Comment by Zachary Robertson (zachary-robertson) on Richard Ngo's Shortform · 2020-08-20T22:44:48.091Z · LW · GW

Setting them higher (standards) probably wouldn't result in more good content.

I broadly agree here. However, I do see the short-forms as a consistent way to skirt around this. I'd say at least 30% of the Less Wrong value proposition are the conversations I get to have. Short-forms seem to be more adapted for continuing conversations and they have a low bar for being made.

I could clarify a bit. My main problem with low quality content isn't exactly that it's 'wrong' or something like that. Mostly, the issues I'm finding most common for me are,

  1. Too many niche pre-requisites.
  2. No comments
  3. Nagging feeling post is reinventing the wheel

I think one is a ridiculously bad problem. I'm literally getting a PhD in machine learning, write about AI Safety, and still find a large number of those posts (yes AN posts) glazed in internal-jargon that makes it difficult to connect with current research. Things get even worse when I look at non-AI related things.

Two is just a tragedy of the fact the rich get richer. While I'm guilty of this also, I think that requiring posts to also post seed questions/discussion topics in the comments could go a long way to alleviate this problem. I oftentimes read a post and want to leave a comment, but then don't because I'm not even sure the author thought about the discussion their post might start.

Three is probably a bit mean. Yet, more than once I've discovered a Less Wrong concept already had a large research literature devoted to it. I think this ties in with one due to the fact niche pre-reqs often go hand-in-hand with insufficient literature review.

Comment by Zachary Robertson (zachary-robertson) on Richard Ngo's Shortform · 2020-08-20T19:10:39.275Z · LW · GW

One fairly strong belief of mine is that Less Wrong's epistemic standards are not high enough to make solid intellectual progress here.

I think this is literally true. There seems to be very little ability to build upon prior work.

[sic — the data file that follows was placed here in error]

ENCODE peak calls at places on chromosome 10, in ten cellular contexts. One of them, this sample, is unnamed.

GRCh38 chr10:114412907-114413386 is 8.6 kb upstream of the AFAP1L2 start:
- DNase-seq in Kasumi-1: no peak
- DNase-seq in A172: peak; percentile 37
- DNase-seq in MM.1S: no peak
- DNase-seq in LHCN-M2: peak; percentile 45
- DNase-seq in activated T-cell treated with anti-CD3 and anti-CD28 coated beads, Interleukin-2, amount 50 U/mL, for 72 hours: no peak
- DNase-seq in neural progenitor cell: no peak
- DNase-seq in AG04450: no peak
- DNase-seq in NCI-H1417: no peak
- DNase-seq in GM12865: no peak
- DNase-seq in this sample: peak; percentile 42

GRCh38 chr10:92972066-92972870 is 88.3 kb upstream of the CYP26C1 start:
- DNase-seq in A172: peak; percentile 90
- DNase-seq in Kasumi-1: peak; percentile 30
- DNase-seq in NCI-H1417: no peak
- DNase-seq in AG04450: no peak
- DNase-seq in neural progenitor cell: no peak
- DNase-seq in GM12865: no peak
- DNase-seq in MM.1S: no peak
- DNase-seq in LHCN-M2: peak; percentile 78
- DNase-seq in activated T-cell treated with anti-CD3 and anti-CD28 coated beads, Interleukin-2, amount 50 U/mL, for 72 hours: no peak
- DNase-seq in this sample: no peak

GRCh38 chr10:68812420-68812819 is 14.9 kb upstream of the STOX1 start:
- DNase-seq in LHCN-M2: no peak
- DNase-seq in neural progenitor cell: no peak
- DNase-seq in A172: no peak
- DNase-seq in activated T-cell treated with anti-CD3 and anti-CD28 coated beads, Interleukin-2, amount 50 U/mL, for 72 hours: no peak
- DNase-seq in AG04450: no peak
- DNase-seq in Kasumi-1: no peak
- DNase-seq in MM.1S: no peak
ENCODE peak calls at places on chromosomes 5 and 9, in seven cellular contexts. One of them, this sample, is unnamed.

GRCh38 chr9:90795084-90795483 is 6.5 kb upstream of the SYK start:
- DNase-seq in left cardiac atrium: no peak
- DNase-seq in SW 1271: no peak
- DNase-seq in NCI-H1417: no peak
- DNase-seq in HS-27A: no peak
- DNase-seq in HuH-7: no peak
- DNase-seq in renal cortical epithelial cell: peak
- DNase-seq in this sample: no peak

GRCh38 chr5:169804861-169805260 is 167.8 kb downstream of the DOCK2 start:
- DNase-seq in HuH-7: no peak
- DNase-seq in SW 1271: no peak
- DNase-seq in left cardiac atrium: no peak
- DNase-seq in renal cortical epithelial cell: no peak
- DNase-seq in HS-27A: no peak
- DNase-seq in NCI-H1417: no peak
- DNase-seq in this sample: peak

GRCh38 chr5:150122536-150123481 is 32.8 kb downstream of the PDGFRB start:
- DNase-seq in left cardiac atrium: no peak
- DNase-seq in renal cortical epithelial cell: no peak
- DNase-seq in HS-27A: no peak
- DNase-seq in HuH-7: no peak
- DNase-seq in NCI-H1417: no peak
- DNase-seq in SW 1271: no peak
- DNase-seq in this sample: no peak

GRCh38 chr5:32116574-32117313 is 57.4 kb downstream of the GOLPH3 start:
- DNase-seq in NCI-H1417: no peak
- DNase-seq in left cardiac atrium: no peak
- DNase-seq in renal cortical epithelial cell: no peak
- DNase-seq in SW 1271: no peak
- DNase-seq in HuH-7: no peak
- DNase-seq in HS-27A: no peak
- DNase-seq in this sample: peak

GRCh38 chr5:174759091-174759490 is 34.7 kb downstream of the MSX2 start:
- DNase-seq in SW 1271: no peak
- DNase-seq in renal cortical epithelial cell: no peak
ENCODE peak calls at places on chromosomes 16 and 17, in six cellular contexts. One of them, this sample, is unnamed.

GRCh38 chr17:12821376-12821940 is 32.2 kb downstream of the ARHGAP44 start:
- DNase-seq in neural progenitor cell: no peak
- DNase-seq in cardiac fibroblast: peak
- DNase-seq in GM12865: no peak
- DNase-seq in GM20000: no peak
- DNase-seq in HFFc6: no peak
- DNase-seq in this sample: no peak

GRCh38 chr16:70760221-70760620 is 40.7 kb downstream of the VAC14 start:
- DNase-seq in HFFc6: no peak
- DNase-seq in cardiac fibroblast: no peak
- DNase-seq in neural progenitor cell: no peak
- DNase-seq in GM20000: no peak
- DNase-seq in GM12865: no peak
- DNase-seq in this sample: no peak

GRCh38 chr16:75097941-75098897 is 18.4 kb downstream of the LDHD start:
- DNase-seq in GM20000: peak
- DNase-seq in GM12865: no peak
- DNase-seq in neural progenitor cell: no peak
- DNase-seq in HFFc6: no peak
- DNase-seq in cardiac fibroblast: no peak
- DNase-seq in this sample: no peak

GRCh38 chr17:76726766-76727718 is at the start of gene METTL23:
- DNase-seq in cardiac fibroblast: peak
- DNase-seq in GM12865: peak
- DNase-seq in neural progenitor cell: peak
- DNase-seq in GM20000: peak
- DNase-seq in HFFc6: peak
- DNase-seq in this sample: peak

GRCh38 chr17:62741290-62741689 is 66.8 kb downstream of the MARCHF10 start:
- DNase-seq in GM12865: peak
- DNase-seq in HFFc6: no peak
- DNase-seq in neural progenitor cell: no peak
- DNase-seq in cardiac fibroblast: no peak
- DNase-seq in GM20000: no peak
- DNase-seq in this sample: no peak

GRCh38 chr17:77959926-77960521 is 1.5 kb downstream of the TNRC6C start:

Out of curiosity do you see Less Wrong as significantly useful or is it closer to entertainment/habit? I've found myself thinking along the same lines as I start thinking about starting my PhD program etc. The utility of Less Wrong seems to be a kind of double-edged sword. On the one hand, some of the content is really insightful and exposes me to ideas I wouldn't otherwise encounter. On the other hand, there is such an incredible amount of low-quality content that I worry that I'm learning bad practices.

Comment by Zachary Robertson (zachary-robertson) on Developmental Stages of GPTs · 2020-08-16T13:48:49.728Z · LW · GW

The paper doesn't draw the causal diagram "Power → instrumental convergence", it gives sufficient conditions for power-seeking being instrumentally convergent. Cycle reachability preservation is one of those conditions.

This definitely feels like the place where I'm missing something. What is the formal definition of 'power seeking'? My understanding is that power is the rescaled value function, in the limit of farsightedness is decreasing, and in the context of terminal state reachability always goes to zero. The agent literally gives up power to achieve it's goal.

Now, I realize this might just be naming convention confusion. I do, I think, understand the idea that preserving cycle reachability could be instrumental. However,

Cycle reachability preservation is one of those conditions.

this seems circular to me. My understanding of figure 7 of your paper indicates that cycle reachability cannot be a sufficient condition.

You can formalize a kind of "alignment capability" by introducing a joint distribution over the human's goals and the induced agent goals

This is very interesting to me. Thank you for sharing. I wonder what you mean by,

The point isn't that alignment is impossible, but that you have to hit a low-measure set of goals which will give you aligned or non-power-seeking behavior.

Given your definitions it's clear that the set of aligned goals must be low-measure. Also by your reasoning 'non-power seeking behavior' is not instrumental. However, in a curricula, power-seeking must be instrumental or else the agent is less likely to achieve it's goals. It seems there's a two out of three condition (aligned/general/non-power-seeking) here. My philosophy is that aligned/general is OK based on a shared (?) premise that,

If the rewards are -close in sup-norm, then you can get nice regret bounds, sure.

Comment by Zachary Robertson (zachary-robertson) on Developmental Stages of GPTs · 2020-08-15T15:11:20.004Z · LW · GW

Thanks for the comment! I think max-ent brings up a related point. In IRL we observed behavior and infer a reward function (using max-ent also?). Ultimately, there is a relationship between state/action frequency and reward. This would considerably constrain the distribution of reward functions to be considered in instrumental/power analysis.

I think I get confused about the usage of power the most. It seems like you can argue that given a random reward to optimize the agent will try to avoid getting turned off without invoking power. If there's a collection of 'turned-off' terminal states where the agent receives no further reward for all time then every optimized policy will try to avoid such a state. It seems as though we could define for each and then we'd have,